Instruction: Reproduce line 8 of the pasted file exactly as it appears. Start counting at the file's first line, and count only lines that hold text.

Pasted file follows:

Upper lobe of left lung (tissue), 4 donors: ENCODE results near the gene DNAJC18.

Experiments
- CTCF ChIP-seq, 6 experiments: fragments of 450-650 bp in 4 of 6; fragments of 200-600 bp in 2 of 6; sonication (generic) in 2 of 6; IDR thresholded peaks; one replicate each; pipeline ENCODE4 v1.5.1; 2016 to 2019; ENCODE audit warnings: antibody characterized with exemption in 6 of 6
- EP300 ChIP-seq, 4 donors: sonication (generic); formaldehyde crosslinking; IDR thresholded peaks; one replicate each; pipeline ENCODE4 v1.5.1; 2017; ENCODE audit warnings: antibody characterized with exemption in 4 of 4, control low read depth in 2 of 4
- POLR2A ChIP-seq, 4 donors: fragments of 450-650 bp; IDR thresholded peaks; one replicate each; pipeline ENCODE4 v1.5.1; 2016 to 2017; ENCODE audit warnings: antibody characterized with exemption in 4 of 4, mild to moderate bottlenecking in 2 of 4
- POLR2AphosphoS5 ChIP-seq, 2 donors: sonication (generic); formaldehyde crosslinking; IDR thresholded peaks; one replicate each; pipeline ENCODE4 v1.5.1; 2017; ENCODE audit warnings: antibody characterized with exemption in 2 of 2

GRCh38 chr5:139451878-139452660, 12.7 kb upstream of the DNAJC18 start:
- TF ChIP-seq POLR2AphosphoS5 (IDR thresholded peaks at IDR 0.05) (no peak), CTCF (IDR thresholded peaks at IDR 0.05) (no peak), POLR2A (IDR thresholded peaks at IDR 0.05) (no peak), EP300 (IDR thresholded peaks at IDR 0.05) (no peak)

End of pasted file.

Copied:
- TF ChIP-seq POLR2AphosphoS5 (IDR thresholded peaks at IDR 0.05) (no peak), CTCF (IDR thresholded peaks at IDR 0.05) (no peak), POLR2A (IDR thresholded peaks at IDR 0.05) (no peak), EP300 (IDR thresholded peaks at IDR 0.05) (no peak)